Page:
The Committee has recognised that Australians will continue to access surrogacy overseas. It is likely that, with continued restrictions on surrogacy in Australia, that there will remain a shortage of available surrogates in Australia, meaning that if anything there will continue to be a growth in the number of Australians accessing commercial surrogacy overseas. However, the recommendations of the inquiry are to make it harder for Australians to access surrogacy overseas, by Australian intended parents having to prove to Australian officials that they have not broken the law in Australia or overseas before they can bring their children into Australia. Whether this will lead to children being stranded overseas remains to be seen.

The full list of recommendations is:


Recommendation 1
The Committee recommends that the practice of commercial surrogacy remain illegal in Australia.
Recommendation 2
The Committee recommends that the Australian Government, in conjunction with the Council of Australian Governments, consider the development of a model national law that facilitates altruistic surrogacy in Australia. The model law should have regard to the following four guiding principles:
·      that the best interests of the child should be protected (including the child’s safety and well-being and the child’s right to know about their origins), 

·      that the surrogate mother is able to make a free and informed decision about whether to act as a surrogate, 

·      that sufficient regulatory protections are in place to protect the surrogate mother from exploitation, and 

·      that there is legal clarity about the parent-child relationships that result from the arrangement.


Recommendation 3 
The Committee recommends that the Attorney-General request the Australian Law Reform Commission (ALRC) to conduct a 12-month inquiry into the surrogacy laws of Australian States and Territories, with a view to developing a model national law on altruistic surrogacy. The Attorney-General should request that the ALRC consider: 

·      first and foremost, the best interests of the child,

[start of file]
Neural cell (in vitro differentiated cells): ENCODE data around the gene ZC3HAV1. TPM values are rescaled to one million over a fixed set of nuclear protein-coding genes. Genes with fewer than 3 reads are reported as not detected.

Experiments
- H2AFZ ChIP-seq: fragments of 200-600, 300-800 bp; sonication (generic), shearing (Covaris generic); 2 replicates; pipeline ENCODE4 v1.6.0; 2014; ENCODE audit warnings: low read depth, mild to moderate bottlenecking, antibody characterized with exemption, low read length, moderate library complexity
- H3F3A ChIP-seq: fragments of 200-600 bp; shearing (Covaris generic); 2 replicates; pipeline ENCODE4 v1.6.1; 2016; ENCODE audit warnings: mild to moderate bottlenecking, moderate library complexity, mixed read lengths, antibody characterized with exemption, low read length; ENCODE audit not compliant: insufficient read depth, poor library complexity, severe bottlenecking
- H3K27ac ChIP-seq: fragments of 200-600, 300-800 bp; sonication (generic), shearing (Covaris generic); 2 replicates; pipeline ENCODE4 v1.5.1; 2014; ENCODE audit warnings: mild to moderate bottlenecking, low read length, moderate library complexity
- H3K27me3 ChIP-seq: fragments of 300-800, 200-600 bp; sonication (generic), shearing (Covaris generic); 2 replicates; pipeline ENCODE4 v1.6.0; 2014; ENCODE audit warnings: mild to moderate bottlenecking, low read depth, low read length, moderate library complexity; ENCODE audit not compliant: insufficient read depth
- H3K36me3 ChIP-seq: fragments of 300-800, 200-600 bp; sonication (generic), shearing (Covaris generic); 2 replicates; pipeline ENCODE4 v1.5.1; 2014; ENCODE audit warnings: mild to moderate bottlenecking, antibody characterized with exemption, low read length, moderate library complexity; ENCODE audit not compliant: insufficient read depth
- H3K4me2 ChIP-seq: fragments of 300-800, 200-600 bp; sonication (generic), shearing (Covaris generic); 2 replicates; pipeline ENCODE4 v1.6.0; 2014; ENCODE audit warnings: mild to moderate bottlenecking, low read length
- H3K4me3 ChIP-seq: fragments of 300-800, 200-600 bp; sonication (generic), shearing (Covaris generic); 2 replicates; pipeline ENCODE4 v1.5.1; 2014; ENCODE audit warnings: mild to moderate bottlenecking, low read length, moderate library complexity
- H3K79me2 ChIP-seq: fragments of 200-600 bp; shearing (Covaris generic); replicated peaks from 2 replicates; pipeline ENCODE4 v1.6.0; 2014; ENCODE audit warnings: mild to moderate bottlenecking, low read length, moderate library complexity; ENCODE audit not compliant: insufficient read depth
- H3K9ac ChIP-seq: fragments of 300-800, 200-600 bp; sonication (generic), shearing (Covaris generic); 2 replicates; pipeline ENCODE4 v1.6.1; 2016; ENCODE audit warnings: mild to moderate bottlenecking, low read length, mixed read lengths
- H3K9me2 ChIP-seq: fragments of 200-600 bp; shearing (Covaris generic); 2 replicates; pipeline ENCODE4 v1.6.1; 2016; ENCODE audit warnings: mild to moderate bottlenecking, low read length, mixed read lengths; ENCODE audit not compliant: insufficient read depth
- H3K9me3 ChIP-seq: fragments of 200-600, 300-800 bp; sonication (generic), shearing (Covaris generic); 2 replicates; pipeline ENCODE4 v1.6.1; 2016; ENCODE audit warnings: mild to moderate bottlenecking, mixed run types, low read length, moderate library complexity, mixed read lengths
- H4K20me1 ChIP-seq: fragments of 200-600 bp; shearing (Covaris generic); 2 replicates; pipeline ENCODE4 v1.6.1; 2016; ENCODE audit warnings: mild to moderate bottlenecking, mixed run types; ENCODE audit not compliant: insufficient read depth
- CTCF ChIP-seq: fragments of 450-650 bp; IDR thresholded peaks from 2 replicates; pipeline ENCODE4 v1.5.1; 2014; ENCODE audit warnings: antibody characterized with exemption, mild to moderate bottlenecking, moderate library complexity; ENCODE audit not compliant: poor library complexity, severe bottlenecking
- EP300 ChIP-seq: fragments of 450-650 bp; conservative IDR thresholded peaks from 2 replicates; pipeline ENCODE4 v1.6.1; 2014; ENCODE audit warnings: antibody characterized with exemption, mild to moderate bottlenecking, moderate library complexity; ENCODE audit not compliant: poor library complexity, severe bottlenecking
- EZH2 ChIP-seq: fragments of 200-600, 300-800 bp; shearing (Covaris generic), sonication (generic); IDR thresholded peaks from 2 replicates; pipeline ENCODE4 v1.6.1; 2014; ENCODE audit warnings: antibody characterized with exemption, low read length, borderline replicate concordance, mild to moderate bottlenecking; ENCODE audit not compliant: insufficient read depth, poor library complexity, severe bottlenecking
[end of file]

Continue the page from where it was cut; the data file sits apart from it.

·      previous reviews of Australian surrogacy laws, including the 2009 report of the Standing Committee on Attorneys-General and the 2013 Family Law Council report on Parentage and the Family Law Act 1975,
·      the need for State and Territory laws to be non-discriminatory, 

·      the need for mandatory, independent and in-person counselling for all parties before entering into a surrogacy arrangement, during pregnancy, after the birth, and at relinquishment, 

·      the need for background checks, medical and psychological screening, and independent legal advice for all parties entering into a surrogacy arrangement, 

·      the need for parties to enter into a non-binding surrogacy agreement which sets out shared expectations of all parties, including dispute resolution processes, and which ensures that parties respect the birth mother's right to make decisions about her own health and that of the child, 

·      the processes by which parental responsibility is transferred from the birth mother to intended parents, and when this transfer should take place, 

·      the need for adequate reimbursement for the birth mother for legal, medical and other expenses incurred as a consequence of the surrogacy, 

·      the need for a closed register of surrogates and intended parents, to be administered by a Government body, access to which may be granted following background checks, and medical and psychological screening, and 

·      whether States and Territories should keep standardised statistical information on families formed through surrogacy to enable long- term studies of surrogacy's effect on families. 



Recommendation 4 
The Committee recommends that the Attorney-General request that the Australian Law Reform Commission consider the issue of birth certificates as part of its inquiry as set out in Recommendation 3. In particular, the ALRC should consider whether a child's birth certificate should contain information on all gestational, genetic and intended parents, including a record that the child was born as a result of a surrogacy arrangement 


Recommendation 5  The Committee recommends that, within six months of the proposed report of the Australian Law Reform Commission being presented to the Attorney-General, the Attorney-General should request that the Council of Australian Governments (COAG) commit to the following actions: